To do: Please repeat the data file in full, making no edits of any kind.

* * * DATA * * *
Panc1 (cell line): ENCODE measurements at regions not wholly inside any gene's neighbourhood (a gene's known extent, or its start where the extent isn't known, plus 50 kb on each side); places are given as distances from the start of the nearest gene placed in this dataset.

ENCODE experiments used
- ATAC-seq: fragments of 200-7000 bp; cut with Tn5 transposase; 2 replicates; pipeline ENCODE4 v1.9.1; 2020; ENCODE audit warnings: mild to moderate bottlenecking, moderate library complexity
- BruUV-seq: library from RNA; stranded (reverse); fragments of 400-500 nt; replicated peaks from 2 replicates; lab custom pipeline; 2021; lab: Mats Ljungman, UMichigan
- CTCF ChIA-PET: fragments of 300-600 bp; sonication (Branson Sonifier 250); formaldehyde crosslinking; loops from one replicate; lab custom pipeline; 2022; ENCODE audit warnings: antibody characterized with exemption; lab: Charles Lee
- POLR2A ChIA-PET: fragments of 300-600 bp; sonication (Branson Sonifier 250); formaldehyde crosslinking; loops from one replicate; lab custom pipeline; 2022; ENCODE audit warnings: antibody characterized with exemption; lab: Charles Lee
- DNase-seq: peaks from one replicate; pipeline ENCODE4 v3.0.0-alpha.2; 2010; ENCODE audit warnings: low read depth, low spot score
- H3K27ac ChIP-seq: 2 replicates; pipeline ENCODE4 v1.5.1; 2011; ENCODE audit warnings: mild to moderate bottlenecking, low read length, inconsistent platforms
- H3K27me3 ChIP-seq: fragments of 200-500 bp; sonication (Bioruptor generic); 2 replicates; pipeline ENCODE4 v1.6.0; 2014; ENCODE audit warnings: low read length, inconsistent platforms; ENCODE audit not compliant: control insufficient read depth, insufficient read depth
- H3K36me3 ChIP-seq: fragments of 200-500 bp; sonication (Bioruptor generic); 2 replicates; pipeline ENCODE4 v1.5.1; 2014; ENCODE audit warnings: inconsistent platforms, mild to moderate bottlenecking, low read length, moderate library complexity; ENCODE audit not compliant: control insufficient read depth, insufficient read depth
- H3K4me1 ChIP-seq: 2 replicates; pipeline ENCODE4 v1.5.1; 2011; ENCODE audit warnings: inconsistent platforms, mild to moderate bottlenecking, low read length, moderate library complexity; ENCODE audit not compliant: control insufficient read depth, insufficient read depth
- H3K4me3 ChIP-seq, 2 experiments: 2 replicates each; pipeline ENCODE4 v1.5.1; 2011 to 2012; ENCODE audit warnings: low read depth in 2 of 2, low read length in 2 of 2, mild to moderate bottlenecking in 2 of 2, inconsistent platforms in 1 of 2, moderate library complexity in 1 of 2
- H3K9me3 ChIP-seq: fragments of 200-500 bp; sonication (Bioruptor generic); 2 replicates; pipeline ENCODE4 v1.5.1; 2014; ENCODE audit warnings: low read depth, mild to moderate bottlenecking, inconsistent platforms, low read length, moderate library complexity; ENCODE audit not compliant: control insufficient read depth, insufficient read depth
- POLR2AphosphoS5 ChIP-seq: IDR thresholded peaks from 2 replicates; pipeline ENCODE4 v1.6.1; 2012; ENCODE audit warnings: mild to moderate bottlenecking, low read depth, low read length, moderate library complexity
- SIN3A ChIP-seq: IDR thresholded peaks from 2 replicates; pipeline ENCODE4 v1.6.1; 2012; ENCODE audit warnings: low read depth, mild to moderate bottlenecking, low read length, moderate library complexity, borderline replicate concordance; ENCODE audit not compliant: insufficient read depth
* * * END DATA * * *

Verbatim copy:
Panc1 (cell line): ENCODE measurements at regions not wholly inside any gene's neighbourhood (a gene's known extent, or its start where the extent isn't known, plus 50 kb on each side); places are given as distances from the start of the nearest gene placed in this dataset.

ENCODE experiments used
- ATAC-seq: fragments of 200-7000 bp; cut with Tn5 transposase; 2 replicates; pipeline ENCODE4 v1.9.1; 2020; ENCODE audit warnings: mild to moderate bottlenecking, moderate library complexity
- BruUV-seq: library from RNA; stranded (reverse); fragments of 400-500 nt; replicated peaks from 2 replicates; lab custom pipeline; 2021; lab: Mats Ljungman, UMichigan
- CTCF ChIA-PET: fragments of 300-600 bp; sonication (Branson Sonifier 250); formaldehyde crosslinking; loops from one replicate; lab custom pipeline; 2022; ENCODE audit warnings: antibody characterized with exemption; lab: Charles Lee
- POLR2A ChIA-PET: fragments of 300-600 bp; sonication (Branson Sonifier 250); formaldehyde crosslinking; loops from one replicate; lab custom pipeline; 2022; ENCODE audit warnings: antibody characterized with exemption; lab: Charles Lee
- DNase-seq: peaks from one replicate; pipeline ENCODE4 v3.0.0-alpha.2; 2010; ENCODE audit warnings: low read depth, low spot score
- H3K27ac ChIP-seq: 2 replicates; pipeline ENCODE4 v1.5.1; 2011; ENCODE audit warnings: mild to moderate bottlenecking, low read length, inconsistent platforms
- H3K27me3 ChIP-seq: fragments of 200-500 bp; sonication (Bioruptor generic); 2 replicates; pipeline ENCODE4 v1.6.0; 2014; ENCODE audit warnings: low read length, inconsistent platforms; ENCODE audit not compliant: control insufficient read depth, insufficient read depth
- H3K36me3 ChIP-seq: fragments of 200-500 bp; sonication (Bioruptor generic); 2 replicates; pipeline ENCODE4 v1.5.1; 2014; ENCODE audit warnings: inconsistent platforms, mild to moderate bottlenecking, low read length, moderate library complexity; ENCODE audit not compliant: control insufficient read depth, insufficient read depth
- H3K4me1 ChIP-seq: 2 replicates; pipeline ENCODE4 v1.5.1; 2011; ENCODE audit warnings: inconsistent platforms, mild to moderate bottlenecking, low read length, moderate library complexity; ENCODE audit not compliant: control insufficient read depth, insufficient read depth
- H3K4me3 ChIP-seq, 2 experiments: 2 replicates each; pipeline ENCODE4 v1.5.1; 2011 to 2012; ENCODE audit warnings: low read depth in 2 of 2, low read length in 2 of 2, mild to moderate bottlenecking in 2 of 2, inconsistent platforms in 1 of 2, moderate library complexity in 1 of 2
- H3K9me3 ChIP-seq: fragments of 200-500 bp; sonication (Bioruptor generic); 2 replicates; pipeline ENCODE4 v1.5.1; 2014; ENCODE audit warnings: low read depth, mild to moderate bottlenecking, inconsistent platforms, low read length, moderate library complexity; ENCODE audit not compliant: control insufficient read depth, insufficient read depth
- POLR2AphosphoS5 ChIP-seq: IDR thresholded peaks from 2 replicates; pipeline ENCODE4 v1.6.1; 2012; ENCODE audit warnings: mild to moderate bottlenecking, low read depth, low read length, moderate library complexity
- SIN3A ChIP-seq: IDR thresholded peaks from 2 replicates; pipeline ENCODE4 v1.6.1; 2012; ENCODE audit warnings: low read depth, mild to moderate bottlenecking, low read length, moderate library complexity, borderline replicate concordance; ENCODE audit not compliant: insufficient read depth